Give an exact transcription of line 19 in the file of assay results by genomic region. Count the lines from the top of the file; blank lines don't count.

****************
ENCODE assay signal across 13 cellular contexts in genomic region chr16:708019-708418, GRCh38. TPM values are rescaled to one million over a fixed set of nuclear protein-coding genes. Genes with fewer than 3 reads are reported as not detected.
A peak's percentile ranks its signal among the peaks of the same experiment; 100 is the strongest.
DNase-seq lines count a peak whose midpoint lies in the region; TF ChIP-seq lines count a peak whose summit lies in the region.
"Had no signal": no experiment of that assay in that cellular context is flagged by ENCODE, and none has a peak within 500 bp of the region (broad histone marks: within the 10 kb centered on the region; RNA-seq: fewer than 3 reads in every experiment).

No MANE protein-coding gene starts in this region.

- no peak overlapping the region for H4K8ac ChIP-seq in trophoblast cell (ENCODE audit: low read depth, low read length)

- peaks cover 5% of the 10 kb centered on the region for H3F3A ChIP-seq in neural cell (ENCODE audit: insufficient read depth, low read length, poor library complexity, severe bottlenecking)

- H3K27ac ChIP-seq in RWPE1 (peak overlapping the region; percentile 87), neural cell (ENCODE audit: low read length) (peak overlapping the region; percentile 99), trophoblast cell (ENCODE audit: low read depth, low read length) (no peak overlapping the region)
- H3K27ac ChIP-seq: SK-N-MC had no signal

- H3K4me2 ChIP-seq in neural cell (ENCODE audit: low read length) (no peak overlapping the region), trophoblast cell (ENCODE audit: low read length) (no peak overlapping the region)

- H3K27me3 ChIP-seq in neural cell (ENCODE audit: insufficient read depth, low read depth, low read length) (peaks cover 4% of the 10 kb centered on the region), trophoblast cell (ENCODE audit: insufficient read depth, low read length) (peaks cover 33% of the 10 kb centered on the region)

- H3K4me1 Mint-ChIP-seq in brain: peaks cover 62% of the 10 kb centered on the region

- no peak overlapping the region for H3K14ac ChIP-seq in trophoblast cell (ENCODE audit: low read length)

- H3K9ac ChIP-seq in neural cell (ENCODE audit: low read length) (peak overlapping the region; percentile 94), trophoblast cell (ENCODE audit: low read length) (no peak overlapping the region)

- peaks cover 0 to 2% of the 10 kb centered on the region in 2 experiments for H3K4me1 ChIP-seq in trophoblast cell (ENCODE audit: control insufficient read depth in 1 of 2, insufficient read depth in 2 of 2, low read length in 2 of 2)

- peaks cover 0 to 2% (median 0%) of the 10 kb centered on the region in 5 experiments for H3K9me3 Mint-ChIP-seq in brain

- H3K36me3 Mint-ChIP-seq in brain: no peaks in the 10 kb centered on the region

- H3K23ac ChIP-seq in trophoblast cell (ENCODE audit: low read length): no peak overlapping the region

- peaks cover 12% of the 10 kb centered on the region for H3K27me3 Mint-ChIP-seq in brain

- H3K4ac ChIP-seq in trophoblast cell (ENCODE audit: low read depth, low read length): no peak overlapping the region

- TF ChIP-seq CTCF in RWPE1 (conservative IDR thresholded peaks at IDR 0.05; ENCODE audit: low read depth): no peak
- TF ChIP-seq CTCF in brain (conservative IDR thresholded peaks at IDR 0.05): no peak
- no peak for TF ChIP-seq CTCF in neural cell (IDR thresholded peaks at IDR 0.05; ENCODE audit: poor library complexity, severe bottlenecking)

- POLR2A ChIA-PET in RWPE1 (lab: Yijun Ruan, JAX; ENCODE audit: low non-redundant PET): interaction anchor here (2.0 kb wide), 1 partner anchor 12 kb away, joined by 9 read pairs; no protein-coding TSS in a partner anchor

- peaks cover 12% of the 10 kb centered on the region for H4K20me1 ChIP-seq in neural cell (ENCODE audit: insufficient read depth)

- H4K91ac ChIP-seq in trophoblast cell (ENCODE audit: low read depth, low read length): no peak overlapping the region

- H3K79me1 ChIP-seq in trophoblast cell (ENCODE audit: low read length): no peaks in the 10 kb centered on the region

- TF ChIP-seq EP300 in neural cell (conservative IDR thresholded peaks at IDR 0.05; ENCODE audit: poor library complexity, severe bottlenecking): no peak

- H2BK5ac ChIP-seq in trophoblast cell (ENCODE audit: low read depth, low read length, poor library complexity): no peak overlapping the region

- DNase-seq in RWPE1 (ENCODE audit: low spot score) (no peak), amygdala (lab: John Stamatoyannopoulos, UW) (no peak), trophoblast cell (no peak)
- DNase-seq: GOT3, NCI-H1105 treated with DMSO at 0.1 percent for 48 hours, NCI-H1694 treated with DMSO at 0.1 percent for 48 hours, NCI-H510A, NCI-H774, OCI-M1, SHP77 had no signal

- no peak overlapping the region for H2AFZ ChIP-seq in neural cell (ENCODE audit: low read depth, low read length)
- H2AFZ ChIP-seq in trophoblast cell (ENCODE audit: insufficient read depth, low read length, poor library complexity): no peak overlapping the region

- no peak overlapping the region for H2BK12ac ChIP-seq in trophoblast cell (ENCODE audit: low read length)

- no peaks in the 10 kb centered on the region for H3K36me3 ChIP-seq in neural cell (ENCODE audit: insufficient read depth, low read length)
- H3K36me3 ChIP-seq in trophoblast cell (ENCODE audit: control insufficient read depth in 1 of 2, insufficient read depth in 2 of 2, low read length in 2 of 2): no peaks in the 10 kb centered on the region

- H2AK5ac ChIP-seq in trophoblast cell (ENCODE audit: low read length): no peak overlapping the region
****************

- peaks cover 12% of the 10 kb centered on the region for H3K27me3 Mint-ChIP-seq in brain